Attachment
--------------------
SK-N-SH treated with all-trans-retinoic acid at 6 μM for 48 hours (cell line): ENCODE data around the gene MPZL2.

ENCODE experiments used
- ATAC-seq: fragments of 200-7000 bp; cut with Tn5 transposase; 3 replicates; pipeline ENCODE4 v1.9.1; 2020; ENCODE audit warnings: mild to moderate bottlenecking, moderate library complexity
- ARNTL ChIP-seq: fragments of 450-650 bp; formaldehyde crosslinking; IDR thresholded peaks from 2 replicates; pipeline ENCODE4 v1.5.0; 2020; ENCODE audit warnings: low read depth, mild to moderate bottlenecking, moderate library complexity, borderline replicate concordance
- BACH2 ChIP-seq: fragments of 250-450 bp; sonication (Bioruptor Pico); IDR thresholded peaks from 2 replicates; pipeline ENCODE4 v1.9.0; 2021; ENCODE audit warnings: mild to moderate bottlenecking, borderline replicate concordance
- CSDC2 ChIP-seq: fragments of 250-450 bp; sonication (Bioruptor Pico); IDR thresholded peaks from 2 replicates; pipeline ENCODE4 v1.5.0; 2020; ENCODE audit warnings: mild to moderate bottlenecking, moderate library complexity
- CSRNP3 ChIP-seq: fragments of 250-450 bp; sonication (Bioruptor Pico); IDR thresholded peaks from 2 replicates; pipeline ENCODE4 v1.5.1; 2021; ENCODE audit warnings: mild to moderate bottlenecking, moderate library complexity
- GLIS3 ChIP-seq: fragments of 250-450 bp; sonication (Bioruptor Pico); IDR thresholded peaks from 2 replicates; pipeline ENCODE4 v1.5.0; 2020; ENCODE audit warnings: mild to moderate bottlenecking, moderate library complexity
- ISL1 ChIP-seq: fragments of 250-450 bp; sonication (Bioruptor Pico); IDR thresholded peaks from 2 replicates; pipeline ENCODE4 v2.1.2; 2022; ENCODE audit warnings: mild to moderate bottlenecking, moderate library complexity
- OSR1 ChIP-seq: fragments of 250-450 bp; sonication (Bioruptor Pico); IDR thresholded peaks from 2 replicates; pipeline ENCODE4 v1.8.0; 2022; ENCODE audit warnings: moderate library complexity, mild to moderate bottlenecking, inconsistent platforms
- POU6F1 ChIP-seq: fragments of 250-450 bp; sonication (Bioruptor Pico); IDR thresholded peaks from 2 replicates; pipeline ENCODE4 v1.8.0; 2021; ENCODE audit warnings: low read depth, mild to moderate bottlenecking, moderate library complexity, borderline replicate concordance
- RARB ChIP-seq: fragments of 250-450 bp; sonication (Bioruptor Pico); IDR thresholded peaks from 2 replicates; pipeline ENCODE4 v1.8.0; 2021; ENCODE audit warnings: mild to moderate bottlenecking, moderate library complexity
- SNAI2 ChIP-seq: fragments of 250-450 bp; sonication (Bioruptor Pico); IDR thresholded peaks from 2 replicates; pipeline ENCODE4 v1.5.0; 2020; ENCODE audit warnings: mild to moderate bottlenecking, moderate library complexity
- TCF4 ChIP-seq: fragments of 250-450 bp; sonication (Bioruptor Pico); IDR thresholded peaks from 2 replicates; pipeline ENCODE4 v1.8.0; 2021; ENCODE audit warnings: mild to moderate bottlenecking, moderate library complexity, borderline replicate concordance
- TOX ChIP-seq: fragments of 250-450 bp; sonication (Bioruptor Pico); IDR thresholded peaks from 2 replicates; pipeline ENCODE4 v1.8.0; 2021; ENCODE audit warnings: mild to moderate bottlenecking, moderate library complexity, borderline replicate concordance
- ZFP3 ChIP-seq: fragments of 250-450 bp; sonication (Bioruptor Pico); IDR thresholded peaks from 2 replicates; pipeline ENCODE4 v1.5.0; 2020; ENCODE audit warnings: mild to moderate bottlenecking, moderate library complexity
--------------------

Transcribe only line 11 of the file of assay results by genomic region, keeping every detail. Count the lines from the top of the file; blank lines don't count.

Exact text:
- POU6F1 ChIP-seq: fragments of 250-450 bp; sonication (Bioruptor Pico); IDR thresholded peaks from 2 replicates; pipeline ENCODE4 v1.8.0; 2021; ENCODE audit warnings: low read depth, mild to moderate bottlenecking, moderate library complexity, borderline replicate concordance